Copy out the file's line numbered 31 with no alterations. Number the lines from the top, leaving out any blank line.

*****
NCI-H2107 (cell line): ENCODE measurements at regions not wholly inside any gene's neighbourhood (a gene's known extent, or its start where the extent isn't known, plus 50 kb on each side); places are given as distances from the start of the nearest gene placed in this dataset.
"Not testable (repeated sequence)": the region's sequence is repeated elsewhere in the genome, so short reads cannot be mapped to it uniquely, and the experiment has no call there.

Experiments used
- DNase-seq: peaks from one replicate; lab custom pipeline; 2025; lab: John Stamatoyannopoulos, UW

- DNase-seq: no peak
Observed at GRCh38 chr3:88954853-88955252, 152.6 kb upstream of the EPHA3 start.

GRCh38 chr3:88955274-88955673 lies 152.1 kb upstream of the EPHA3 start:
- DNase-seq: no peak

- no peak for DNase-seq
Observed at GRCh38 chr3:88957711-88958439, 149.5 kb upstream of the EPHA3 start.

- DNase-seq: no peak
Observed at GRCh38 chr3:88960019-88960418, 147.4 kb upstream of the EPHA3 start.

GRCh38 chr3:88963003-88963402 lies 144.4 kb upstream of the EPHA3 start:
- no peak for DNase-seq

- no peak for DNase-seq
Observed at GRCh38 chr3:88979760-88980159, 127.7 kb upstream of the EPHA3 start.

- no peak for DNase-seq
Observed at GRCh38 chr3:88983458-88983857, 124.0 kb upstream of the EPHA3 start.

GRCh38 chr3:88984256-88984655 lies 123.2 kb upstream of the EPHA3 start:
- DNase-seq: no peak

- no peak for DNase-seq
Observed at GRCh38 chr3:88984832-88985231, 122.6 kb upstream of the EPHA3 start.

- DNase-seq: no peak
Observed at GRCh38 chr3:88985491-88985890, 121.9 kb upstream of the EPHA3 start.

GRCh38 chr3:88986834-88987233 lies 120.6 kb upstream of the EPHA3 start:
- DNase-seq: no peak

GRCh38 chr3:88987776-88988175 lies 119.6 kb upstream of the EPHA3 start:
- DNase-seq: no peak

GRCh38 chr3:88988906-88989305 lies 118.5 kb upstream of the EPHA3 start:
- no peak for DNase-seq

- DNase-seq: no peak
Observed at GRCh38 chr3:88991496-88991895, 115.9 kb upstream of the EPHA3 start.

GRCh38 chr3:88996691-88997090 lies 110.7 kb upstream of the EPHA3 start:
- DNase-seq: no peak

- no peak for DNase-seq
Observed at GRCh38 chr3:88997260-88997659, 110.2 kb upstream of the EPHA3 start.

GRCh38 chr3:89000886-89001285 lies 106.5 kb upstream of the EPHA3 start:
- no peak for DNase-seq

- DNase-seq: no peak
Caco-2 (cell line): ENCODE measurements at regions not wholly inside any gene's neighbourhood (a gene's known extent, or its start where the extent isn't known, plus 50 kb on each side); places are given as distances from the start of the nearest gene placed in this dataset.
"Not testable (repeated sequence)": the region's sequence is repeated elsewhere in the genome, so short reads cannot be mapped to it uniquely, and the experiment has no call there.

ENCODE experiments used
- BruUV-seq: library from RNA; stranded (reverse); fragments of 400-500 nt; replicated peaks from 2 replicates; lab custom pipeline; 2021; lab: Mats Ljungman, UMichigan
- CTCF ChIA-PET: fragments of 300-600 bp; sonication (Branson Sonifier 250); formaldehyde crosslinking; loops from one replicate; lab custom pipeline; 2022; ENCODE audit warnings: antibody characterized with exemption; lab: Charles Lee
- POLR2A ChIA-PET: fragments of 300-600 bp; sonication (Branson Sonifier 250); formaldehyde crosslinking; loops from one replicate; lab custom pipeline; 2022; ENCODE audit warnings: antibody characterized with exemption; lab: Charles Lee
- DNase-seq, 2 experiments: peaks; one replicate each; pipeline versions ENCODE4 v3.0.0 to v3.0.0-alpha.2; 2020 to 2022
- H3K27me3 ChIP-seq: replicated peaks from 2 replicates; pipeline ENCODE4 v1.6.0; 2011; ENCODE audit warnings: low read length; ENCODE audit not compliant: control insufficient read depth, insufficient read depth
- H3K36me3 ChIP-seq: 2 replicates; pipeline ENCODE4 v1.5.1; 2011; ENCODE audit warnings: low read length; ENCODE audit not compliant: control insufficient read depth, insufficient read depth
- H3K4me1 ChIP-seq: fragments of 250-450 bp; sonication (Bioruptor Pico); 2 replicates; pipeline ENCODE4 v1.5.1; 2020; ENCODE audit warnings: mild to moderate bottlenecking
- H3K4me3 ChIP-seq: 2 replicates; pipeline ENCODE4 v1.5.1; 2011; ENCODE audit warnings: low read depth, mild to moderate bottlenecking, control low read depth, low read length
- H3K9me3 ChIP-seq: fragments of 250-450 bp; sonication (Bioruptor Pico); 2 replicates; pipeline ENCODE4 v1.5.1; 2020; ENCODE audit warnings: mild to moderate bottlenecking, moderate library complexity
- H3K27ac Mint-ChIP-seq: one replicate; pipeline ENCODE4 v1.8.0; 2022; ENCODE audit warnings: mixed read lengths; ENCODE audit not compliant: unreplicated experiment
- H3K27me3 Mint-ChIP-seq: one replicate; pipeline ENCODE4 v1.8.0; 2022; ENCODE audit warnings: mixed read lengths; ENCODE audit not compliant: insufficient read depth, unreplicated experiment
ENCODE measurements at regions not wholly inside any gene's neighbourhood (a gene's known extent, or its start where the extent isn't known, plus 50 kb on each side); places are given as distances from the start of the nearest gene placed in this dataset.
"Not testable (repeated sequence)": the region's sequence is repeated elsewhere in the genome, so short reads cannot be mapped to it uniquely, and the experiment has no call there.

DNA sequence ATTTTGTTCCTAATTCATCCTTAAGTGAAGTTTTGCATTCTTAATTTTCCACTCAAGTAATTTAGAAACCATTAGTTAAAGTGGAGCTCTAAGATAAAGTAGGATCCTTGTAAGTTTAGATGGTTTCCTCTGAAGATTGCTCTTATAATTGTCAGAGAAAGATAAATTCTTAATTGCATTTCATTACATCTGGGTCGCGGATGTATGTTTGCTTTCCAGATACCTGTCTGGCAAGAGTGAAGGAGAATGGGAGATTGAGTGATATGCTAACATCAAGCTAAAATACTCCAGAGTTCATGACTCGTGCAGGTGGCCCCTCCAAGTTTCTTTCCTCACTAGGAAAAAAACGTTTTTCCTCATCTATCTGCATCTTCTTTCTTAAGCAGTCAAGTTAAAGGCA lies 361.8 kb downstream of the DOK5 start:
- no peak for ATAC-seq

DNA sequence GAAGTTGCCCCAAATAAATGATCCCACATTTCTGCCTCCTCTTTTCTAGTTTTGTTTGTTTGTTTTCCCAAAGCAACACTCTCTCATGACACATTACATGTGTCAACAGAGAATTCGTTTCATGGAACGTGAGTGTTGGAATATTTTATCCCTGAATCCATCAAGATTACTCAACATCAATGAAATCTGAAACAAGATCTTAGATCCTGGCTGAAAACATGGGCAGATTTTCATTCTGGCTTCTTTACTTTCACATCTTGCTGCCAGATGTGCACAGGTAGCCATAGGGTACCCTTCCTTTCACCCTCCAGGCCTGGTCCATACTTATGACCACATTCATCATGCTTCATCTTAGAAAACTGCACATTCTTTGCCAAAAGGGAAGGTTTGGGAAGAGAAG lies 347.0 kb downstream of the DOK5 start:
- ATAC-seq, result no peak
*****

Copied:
- DNase-seq: no peak